A place of worship was the stage; stained glass windows cast light on a choir that massed over a hundred and sixty members, and the Truro Symphony Orchestra, led by Martin Palmer and heralded by soprano Claire Seaton, mezzo Susanna Spicer, tenor Anthony Mee, and bass Edward Price wrought tragedy and triumph out of a magnificent performance of Giuseppe Verdi's Messa da Requiem at Truro Cathedral. Aside from a few tuning indiscrepancies which thankfully failed to drain away from the overall rapture of the evening, it has forged its place as one of the best concerts of the year in the region.

Palmer led an ensemble which displayed a strong attentiveness to the work, and exhibited good control over the acoustic challenges that the venue typically serves up to modern orchestras. Knowing when to diminish into a whispering pianissimo or unleash the reins of a fortissimo which threatened to shatter the pillars of the church, both vocalists and instrumentalists were lyrically and dynamically intuitive, and true to the composer's flair for high theatricality.

Any fan of Verdi would have felt an inner surge when the haunting strains of the lower strings drew in the beginning of the Requiem aeternam. Immediately enticing, it took no time weaving a visual narrative that left the listener in suspense, and the choir's segue provided a lush harmonic layer that departed beautifully into a section without instrumentalists. Peacefully sorrowful and sometimes hopeful, the choristers and musicians performed each segment as its own unique entity, but without any jarring transitions. It read like an opera overture, vast in its scope and almost light-hearted in its conviction. It wasn't until the Dies irae, when the full cavalcade of Death plummeted into battle with a thunderous brass and percussion section against choir and orchestra, that one finally grasped the extent of Verdi's anguish and his intoxication with the supernatural. Here was the answer to the foreboding motif in the strings at the beginning, and it was just as frightening. “Verdi's latest opera, in ecclesiastic dress,” declared pianist and conductor Hans von Bülow, a contemporary of the Italian maestro. Aptly put, for the musical narrative commanded a theatre to accompany it, though it lacked nothing without one. The longest movement in the mass, it was easily the most expansive, ranging from chaotic to triumphant and then at last, in the mystical Lacrimosa, breathtaking as if caught up in sheer wonder at the world.

Equally aware of the piece's operatic nature, mezzo-soprano Spicer was expressive in her contemplations of Judgement, as was Price, her bass counterpart. Yet arguably the most dramatic sequences were given to Seaton and Mee, whose range and depth were slightly stronger than their colleagues, though perhaps one might owe that to Verdi's obsession with soprano and tenor ranges, and his belief in their capacity to convey an elevated sense of spirituality. Seaton's full and pure timbre was seamless; at times, her power scaled the breadth of the cathedral from floor to rafter with the full ensemble at her heels; at other times, her solo note in the high register at piano volume held itself with angelic quality in the Offertory. Mee, whose career on the operatic circuit is impressively prolific, demonstrated his craft with passion and a full-bodied tone which was unparalleled – the task which Verdi had set out for him was fulfilled beautifully.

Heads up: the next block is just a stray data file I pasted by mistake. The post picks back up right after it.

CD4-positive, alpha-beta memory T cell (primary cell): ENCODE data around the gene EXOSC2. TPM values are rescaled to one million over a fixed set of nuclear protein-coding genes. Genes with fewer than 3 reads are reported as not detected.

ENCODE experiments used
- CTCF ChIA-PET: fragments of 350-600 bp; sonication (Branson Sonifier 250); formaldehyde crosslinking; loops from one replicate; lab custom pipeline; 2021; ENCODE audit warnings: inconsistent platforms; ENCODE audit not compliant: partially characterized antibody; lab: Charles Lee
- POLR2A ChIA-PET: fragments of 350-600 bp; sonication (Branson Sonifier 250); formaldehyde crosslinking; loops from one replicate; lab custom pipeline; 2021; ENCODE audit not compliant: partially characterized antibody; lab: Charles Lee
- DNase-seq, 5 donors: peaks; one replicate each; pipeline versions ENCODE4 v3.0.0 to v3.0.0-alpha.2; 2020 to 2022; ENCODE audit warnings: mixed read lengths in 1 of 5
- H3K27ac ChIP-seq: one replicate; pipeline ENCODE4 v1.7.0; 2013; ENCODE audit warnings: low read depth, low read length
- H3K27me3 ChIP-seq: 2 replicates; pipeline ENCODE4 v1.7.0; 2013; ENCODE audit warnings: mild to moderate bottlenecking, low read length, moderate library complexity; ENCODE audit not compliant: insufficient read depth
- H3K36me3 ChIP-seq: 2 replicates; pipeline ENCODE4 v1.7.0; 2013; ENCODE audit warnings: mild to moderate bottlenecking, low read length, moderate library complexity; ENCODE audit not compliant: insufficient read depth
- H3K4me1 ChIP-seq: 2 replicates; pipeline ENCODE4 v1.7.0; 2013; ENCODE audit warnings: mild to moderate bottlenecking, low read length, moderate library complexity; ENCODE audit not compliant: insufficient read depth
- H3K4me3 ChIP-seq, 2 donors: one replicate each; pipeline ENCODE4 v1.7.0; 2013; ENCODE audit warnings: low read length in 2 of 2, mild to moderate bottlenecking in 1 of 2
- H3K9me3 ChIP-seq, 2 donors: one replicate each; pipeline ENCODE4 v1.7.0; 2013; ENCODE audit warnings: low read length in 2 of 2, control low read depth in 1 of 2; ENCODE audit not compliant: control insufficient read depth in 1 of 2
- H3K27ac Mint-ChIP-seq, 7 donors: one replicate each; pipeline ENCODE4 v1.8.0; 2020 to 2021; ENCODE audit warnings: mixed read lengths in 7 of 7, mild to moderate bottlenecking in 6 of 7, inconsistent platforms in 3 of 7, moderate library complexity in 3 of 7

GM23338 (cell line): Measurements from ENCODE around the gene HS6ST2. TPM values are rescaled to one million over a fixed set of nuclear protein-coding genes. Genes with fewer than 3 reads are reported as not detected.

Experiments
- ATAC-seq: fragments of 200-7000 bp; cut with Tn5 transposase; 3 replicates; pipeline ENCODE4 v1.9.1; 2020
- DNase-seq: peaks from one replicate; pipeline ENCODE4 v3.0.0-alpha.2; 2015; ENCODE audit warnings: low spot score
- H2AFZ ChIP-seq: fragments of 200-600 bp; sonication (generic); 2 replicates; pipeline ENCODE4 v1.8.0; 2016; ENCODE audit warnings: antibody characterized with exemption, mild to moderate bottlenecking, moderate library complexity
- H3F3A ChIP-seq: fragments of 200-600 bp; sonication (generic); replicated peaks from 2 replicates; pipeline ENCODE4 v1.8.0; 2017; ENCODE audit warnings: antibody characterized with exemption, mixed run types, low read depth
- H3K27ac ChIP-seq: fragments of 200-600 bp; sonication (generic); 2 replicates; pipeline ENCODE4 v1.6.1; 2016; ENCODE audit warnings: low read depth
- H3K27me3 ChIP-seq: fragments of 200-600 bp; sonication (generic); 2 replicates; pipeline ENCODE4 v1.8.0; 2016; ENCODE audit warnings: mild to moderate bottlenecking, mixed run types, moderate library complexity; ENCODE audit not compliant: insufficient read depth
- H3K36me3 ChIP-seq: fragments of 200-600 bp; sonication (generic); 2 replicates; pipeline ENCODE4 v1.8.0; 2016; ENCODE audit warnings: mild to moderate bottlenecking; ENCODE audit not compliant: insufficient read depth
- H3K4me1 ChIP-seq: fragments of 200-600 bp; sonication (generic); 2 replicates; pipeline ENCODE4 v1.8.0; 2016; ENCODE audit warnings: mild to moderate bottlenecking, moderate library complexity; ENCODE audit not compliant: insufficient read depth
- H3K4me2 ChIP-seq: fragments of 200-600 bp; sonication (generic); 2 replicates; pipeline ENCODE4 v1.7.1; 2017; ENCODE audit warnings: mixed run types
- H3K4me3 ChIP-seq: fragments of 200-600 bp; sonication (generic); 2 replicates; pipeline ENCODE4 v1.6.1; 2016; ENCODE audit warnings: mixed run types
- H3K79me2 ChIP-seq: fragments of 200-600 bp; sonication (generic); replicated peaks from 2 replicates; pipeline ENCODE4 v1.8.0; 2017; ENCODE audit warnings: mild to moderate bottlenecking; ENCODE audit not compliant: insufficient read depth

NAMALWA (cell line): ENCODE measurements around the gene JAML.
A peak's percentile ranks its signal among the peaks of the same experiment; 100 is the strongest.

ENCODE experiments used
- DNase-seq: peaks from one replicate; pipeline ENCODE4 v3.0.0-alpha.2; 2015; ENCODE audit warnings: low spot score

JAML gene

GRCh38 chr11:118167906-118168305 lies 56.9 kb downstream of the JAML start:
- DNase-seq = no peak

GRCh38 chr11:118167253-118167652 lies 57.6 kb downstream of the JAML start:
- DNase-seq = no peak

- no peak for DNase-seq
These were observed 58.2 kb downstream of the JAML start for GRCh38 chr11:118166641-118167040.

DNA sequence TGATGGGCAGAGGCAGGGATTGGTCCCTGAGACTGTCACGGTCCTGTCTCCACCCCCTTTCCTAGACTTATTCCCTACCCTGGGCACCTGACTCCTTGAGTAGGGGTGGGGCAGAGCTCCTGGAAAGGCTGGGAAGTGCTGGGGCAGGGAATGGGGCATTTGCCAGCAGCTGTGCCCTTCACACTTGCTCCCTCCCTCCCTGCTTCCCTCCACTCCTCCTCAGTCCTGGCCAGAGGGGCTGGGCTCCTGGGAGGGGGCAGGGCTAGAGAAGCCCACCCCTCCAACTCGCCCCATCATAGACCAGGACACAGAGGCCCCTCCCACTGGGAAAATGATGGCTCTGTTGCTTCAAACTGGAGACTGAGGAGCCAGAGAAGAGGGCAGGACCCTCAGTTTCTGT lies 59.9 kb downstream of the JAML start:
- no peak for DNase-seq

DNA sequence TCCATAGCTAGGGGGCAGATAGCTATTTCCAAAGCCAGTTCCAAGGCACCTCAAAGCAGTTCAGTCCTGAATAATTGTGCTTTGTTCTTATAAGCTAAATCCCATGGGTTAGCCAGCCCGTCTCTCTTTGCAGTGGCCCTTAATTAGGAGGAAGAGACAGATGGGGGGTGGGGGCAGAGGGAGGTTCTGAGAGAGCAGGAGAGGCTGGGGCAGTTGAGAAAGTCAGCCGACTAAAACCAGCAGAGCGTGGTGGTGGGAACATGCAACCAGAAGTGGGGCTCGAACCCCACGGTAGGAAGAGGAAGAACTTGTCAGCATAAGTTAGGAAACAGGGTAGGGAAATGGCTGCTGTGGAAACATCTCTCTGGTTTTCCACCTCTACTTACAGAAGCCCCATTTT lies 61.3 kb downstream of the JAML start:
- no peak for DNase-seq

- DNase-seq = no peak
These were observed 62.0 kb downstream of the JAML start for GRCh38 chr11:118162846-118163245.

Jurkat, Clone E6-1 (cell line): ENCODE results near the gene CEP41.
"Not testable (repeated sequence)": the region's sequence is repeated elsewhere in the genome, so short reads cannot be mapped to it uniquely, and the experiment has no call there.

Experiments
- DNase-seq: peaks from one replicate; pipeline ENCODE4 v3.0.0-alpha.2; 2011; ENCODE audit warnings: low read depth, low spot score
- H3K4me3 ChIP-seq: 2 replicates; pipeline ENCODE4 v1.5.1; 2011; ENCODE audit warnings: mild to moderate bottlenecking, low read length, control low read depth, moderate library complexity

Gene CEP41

Other characters would play an important part in the mass, as well – the eerily arpeggiating bassoon, which would hang around the more menacing section of the Dies irae like a spectre; the gloriously uplifting horn complementing the tenor, and answered by the oboe in the later sections of the work; the tranquil flute solo that offered something consolatory in the Agnus Dei. Had the trumpets harnessed the vibrancy of their sound a little more tactfully and not exposed their fragile harmonics to the mercy of the acoustics, and the upper strings approached their tuning with more concentration, the performance would have been almost perfect. But these were fleeting moments, and the musicians adapted quickly – a feat that can be taxing under pressure.

There was a sense, at the ending, of reconciliation, of an ending journey. After descents into doom, funeral marches, victorious resurrections, unravelling fugues and meditative prayers, it was a pianissimo that laid the piece to rest in the Libera me. Verdi paid tribute and immortalised the memory of his hero, the Italian poet Alessandro Manzoni, to whom the work was dedicated – and perhaps it was the notion of epic verse, with its various trials and celebrations, which inspired the soundscape as much as the opera world itself.